Doing the Lord’s Work in the Guard and Spiritual Toughness in the Marines
An article from the Nebraska National Guard details the story of US Army Chaplain (Maj) Tyler Wilterding:
Wilterding is a full-time Baptist pastor in Kearney, but in order to be effective in his mission of offering moral and spiritual support to Soldiers, he must be well versed in multiple religions and denominations including Catholicism, Christianity, Judaism, Islam, Buddhism and more…
While the article on Wilterding emphasizes — to a fault — the “generally spiritual” mission of chaplains and the counseling they can provide, it is worth recognizing that a great ministry can come from relationships:
“A lot of times when someone is looking to talk to me, they just want to be heard when dealing with things they are struggling with,” Wilterding said. “I always think about how I would want someone to guide and direct me with care and wisdom.”
Meanwhile, another article talks about US Navy Chaplain (LtCmdr) Jay Weatherwax, a Navy chaplain supporting US Marines abaoard the USS Wasp with “workouts and wisdom“:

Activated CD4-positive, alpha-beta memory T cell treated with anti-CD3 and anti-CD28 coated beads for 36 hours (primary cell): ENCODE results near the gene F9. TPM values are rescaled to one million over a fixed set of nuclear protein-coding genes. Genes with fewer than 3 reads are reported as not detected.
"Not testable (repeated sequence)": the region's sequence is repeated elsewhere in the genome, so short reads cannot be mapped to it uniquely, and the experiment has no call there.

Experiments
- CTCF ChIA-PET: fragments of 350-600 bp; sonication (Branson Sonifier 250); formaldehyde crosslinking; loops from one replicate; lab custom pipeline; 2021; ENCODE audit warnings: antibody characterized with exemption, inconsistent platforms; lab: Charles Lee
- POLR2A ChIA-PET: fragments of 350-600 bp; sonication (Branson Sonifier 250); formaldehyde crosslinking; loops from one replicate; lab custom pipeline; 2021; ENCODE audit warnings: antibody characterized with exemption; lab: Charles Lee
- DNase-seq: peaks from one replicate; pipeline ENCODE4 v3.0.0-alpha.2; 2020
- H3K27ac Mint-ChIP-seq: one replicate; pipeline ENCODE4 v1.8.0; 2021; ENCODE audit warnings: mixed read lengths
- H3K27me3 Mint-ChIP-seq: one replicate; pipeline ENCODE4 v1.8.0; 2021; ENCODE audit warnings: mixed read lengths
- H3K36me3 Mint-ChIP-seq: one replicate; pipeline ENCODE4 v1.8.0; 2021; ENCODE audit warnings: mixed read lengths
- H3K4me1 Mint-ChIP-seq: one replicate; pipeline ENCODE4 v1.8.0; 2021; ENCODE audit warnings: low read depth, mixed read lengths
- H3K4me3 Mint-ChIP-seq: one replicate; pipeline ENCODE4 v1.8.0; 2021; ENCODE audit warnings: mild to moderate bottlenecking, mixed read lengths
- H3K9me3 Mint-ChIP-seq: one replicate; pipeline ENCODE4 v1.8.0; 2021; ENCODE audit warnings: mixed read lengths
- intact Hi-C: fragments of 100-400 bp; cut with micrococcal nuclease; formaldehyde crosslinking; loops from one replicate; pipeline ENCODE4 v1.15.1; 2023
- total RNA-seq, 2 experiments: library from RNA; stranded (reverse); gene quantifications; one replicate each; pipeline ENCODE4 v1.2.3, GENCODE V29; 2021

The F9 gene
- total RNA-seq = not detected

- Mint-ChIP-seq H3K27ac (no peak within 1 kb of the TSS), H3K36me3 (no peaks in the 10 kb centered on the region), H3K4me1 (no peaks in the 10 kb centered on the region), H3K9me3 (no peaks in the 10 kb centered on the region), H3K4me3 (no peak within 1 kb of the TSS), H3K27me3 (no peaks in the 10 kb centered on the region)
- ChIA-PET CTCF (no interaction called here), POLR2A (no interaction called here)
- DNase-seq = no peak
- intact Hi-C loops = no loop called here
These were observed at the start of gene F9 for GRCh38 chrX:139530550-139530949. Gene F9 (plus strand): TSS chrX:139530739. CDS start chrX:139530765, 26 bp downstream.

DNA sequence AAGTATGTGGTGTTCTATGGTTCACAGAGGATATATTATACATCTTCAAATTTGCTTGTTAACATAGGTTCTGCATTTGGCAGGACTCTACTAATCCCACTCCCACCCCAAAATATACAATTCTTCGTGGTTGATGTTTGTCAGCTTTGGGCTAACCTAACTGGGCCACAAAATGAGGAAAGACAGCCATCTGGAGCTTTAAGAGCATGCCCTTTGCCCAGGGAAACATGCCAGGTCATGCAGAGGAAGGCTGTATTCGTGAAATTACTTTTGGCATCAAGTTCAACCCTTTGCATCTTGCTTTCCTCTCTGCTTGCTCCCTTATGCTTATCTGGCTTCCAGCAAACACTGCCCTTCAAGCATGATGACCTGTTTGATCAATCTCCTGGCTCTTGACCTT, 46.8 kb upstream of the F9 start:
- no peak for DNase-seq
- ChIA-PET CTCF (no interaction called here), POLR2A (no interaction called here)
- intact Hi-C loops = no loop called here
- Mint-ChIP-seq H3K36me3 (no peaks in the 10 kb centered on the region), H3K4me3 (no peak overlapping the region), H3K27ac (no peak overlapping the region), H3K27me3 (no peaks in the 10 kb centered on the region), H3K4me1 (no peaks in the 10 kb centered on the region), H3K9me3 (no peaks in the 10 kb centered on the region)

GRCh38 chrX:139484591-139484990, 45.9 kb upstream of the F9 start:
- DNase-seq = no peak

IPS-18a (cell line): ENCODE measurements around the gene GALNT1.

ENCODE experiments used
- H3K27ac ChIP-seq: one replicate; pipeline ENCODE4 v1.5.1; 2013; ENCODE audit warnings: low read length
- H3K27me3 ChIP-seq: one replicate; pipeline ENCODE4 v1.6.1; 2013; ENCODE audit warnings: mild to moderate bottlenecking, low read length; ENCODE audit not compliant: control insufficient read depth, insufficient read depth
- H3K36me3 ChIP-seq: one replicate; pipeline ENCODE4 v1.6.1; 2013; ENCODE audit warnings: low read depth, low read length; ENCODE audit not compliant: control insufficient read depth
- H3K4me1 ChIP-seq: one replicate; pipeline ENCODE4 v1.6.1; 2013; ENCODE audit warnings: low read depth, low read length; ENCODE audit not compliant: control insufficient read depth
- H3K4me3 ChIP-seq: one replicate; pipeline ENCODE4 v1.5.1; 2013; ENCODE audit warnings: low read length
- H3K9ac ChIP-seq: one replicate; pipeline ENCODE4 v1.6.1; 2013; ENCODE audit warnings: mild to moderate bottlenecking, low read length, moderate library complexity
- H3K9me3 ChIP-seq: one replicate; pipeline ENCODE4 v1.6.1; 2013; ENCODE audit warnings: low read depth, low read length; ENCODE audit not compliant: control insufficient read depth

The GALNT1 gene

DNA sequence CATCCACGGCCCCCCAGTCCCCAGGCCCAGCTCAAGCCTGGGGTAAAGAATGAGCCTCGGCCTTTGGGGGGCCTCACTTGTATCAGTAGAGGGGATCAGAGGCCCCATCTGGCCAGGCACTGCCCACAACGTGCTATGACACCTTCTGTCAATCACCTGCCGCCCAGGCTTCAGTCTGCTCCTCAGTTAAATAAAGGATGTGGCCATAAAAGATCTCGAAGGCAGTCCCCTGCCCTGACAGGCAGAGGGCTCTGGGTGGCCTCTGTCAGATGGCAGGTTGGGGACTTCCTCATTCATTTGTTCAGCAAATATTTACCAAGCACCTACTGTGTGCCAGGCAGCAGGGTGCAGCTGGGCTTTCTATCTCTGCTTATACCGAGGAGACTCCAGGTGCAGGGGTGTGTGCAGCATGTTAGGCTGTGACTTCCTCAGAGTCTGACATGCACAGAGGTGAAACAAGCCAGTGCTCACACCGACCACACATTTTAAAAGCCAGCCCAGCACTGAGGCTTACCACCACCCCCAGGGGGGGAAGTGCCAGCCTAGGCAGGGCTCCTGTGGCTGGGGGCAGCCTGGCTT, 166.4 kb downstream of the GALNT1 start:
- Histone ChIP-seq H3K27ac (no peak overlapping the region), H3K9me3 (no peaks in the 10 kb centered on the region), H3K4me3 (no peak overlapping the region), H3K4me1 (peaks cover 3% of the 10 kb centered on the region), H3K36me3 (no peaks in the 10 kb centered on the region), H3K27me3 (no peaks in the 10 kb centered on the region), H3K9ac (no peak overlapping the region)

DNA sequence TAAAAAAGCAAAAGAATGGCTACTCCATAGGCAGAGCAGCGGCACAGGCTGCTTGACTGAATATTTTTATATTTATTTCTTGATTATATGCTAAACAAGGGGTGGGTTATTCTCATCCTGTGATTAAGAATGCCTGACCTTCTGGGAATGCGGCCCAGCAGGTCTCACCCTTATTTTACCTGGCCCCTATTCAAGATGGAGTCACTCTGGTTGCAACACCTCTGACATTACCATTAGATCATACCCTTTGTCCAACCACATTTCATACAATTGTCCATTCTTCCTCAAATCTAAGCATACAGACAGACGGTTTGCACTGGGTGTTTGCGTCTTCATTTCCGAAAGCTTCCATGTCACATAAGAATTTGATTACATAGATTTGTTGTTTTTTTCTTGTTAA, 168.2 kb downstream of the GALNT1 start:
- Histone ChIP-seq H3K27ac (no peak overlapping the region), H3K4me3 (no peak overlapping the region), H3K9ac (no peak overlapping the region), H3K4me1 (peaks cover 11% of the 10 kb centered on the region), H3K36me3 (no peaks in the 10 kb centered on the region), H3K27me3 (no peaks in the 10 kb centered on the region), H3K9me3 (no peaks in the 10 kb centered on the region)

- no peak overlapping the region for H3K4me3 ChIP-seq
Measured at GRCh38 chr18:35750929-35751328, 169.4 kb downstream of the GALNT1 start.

“The first time I attended Chap’s Fit was out of curiosity. I was immediately hooked by the great workout and camaraderie among the group. No matter how challenging the PT [physical training] session was, I always had the spiritual discussion group to look forward to afterward,” said HN1 Vincent Fernandez, a corpsman with Combat Logistics Battalion 31, 31st MEU.
Similar to the story about Wilterding, Weatherwax’s workouts can provide an excellent opportunity to integrate himself with the lives of his Marines and influence their lives for Christ. Again, though, the article and Weatherwax’s words lean toward the “generally spiritual”:
“It’s important to have a connection – I call it your spiritual WiFi – it’s the connection to something bigger than yourself, whatever that may be. It’s the connection to our values and those we value. And it’s our connection to what is right,” explains Weatherwax to the group of Marines and Sailors.
That’s a fine introduction — but one hopes he eventually finished the discussion on some level with a more clear description of the Truth. There are certainly times in a chaplains ministry when a “gentleness” of the message is warranted (as is the case in all relationships), but it is important not to lose the Message in the effort to be “gentle.”